Farce of Polls in Ch­hat­tis­garh

Both the BJP and Congress field­ing al­most the same can­di­dates for over two decades, vot­ers are com­pelled to choose from the bad spread be­fore them

The Day After - - CONTENT - By dAnFEs

In Ch­hat­tis­garh, for the past two decades and more, the same can­di­dates have been con­test­ing all the elec­tions for the two ma­jor par­ties – the BJP and Congress. There are 90 as­sem­bly seats and the two ma­jor par­ties field 180 can­di­dates ev­ery elec­tion. A sur­pris­ing fact is that more than 136 can­di­dates put up by both par­ties have al­ways bagged the tick­ets for the same con­stituency or the neigh­bor­ing one over the past four elec­tions.

Most se­nior lead­ers from both par­ties are a residue of the 1990s: Bri­j­mo­han Agar­wal, Prem­prakash Pandey, Ajay Chan­drakar, Ra­man Singh, Amitesh Shukla, Baghel, CD Ma­hant, Satya­narain Sharma, Khel­sai Singh, Prem­sai Singh, Dehru Dhritle­here, Arun Vora, Ak­bar, Kawasi to name a few. The list seems end­less. In the name of change, wives, sons, brothers, nieces and neph­ews of prom­i­nent lead­ers have bagged tick­ets. Moti­lal Vora, Shyama Cha­ran, Arvind Ne­tam, Bisahu Ma­hant, Ma­hen­dra Karma, Nand­ku­mar Pa­tel, Ra­man Singh, Bali­ram Kashyap to the Jhu­muk­lal Bhe­dia fam­ily are a few ex­am­ples. This is de­spite the fact that the Congress’s en­tire top lead­er­ship, in­clud­ing Nand­ku­mar Pa­tel, Ma­hen­dra Karma, VC Shukla and Mudliar, had been killed by Nax­alites in 2013.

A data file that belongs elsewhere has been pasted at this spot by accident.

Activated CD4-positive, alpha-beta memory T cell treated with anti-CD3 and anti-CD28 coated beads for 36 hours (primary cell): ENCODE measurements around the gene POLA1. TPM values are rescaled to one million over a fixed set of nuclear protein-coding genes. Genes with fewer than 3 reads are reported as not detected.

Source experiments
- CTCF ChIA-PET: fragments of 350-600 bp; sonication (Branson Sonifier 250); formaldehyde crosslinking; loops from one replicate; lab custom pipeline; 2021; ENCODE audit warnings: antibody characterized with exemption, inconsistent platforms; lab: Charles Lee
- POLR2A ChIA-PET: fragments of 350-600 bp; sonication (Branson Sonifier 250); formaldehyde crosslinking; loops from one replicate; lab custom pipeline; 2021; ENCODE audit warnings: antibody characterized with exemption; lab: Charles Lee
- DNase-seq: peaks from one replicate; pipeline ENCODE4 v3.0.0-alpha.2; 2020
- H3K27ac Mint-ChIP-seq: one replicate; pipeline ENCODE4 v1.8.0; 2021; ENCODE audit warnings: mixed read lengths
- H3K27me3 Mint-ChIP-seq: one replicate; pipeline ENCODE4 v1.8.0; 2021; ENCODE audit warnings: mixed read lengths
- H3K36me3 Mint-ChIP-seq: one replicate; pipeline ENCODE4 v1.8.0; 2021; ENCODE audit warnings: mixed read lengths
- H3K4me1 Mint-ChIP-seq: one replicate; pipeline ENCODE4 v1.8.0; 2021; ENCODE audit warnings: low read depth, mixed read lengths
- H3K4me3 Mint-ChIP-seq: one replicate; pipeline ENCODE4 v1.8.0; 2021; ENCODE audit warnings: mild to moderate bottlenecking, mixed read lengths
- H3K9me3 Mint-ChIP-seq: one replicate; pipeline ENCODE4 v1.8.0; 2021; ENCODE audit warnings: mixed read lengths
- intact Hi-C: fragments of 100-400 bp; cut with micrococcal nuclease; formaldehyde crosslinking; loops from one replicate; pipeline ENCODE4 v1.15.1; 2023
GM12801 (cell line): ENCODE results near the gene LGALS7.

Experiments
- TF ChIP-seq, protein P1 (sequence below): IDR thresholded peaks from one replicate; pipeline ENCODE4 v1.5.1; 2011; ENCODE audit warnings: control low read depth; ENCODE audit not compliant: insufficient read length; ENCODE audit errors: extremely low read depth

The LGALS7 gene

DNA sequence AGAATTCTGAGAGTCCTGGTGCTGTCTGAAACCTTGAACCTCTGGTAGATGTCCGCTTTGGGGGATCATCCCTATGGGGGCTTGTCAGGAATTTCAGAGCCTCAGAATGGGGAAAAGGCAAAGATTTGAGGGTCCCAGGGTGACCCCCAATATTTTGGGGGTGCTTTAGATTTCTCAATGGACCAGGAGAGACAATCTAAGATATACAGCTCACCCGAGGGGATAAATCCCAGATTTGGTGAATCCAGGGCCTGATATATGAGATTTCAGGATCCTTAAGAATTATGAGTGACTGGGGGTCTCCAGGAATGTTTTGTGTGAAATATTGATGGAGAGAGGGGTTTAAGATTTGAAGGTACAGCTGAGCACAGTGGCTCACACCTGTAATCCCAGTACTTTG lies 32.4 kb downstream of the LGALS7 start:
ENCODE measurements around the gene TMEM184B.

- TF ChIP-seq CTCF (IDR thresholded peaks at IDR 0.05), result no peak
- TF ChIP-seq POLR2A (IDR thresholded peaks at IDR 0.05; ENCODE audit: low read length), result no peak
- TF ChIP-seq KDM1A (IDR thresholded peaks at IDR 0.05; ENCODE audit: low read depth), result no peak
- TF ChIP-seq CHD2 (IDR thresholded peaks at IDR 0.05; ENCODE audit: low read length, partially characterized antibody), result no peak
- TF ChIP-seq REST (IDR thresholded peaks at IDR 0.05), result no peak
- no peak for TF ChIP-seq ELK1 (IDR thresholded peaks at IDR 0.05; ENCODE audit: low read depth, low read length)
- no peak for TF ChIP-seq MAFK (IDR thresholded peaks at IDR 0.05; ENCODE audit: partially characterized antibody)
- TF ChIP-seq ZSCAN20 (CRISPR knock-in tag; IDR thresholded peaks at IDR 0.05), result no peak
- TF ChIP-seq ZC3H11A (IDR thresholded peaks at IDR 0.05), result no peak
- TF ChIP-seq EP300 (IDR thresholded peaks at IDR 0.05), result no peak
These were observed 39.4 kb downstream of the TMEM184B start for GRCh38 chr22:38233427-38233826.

Some con­stituen­cies have not seen a change in nearly five decades. Shyama Cha­ran Shukla fought his first elec­tions from Ra­jim in 1962 (be­fore, he was elected from the dual con­stituency of Brin­da­van­gardh-Ra­jim in 1957). He con­tin­ued to be elected un­til 1980. He won again in 1990, con­tin­u­ing till 1998, when he gave the seat to his son Amitesh, who has been con­test­ing ever since. Amitesh Shukla has al­ready lost two of three elec­tions he has con­tested since the state was formed, but Congress is un­will­ing to find a dif­fer­ent can­di­date.

His op­po­nent San­tosh Upad­hyay of the BJP con­tested as an in­de­pen­dent in 2003. In 2008 and 2013, he con­tested as the BJP can­di­date, los­ing in the first in­stance and win­ning the sec­ond. As the sit­ting MLA, he has been re­peated from the BJP again. What real choice have peo­ple of Ra­jim had in past 20 years? Chan­dru Sahu who con­tested and won against Amitesh Shukla in 2003 was made the Lok Sabha can­di­date in 2009 from Ma­hasamund, of which Ra­jim is a part. Amitesh Shukla’s Un­cle VC Shukla had con­tested and won Ma­hasamund nine times from the 1950s to the 1990s. In 2004, when he con­tested as the BJP can­di­date, he fi­nally lost to Ajit Jogi of Congress.